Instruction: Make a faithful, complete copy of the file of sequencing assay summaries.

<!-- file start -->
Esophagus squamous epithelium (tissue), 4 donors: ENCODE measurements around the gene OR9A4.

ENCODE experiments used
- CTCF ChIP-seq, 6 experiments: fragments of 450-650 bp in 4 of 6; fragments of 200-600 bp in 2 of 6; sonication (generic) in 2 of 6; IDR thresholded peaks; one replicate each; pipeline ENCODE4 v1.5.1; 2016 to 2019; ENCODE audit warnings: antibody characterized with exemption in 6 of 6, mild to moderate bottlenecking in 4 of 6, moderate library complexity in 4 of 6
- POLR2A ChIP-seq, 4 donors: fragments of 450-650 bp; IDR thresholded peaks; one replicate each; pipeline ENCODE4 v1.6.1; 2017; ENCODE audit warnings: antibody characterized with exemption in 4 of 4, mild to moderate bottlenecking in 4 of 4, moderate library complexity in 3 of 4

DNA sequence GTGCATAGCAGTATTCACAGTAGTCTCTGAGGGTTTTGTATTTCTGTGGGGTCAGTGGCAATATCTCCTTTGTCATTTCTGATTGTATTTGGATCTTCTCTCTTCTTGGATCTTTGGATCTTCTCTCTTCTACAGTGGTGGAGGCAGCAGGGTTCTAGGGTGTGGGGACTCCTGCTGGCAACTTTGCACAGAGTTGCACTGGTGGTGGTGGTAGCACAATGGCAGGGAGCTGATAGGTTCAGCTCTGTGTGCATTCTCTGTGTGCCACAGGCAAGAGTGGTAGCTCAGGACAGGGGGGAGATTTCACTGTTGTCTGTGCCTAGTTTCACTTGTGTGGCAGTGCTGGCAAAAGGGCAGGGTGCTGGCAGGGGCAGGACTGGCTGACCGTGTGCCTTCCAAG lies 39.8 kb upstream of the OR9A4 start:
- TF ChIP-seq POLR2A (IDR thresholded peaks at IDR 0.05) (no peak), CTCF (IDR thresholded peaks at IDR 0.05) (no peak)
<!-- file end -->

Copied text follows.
Esophagus squamous epithelium (tissue), 4 donors: ENCODE measurements around the gene OR9A4.

ENCODE experiments used
- CTCF ChIP-seq, 6 experiments: fragments of 450-650 bp in 4 of 6; fragments of 200-600 bp in 2 of 6; sonication (generic) in 2 of 6; IDR thresholded peaks; one replicate each; pipeline ENCODE4 v1.5.1; 2016 to 2019; ENCODE audit warnings: antibody characterized with exemption in 6 of 6, mild to moderate bottlenecking in 4 of 6, moderate library complexity in 4 of 6
- POLR2A ChIP-seq, 4 donors: fragments of 450-650 bp; IDR thresholded peaks; one replicate each; pipeline ENCODE4 v1.6.1; 2017; ENCODE audit warnings: antibody characterized with exemption in 4 of 4, mild to moderate bottlenecking in 4 of 4, moderate library complexity in 3 of 4

DNA sequence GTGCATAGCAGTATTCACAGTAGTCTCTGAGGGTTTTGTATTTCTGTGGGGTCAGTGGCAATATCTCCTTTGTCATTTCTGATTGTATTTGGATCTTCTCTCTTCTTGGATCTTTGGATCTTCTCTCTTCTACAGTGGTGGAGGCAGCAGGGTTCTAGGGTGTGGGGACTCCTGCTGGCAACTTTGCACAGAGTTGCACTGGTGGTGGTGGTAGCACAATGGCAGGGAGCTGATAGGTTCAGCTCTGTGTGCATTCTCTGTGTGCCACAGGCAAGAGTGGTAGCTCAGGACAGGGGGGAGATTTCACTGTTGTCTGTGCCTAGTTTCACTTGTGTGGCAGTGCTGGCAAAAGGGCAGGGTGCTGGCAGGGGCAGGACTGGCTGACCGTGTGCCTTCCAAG lies 39.8 kb upstream of the OR9A4 start:
- TF ChIP-seq POLR2A (IDR thresholded peaks at IDR 0.05) (no peak), CTCF (IDR thresholded peaks at IDR 0.05) (no peak)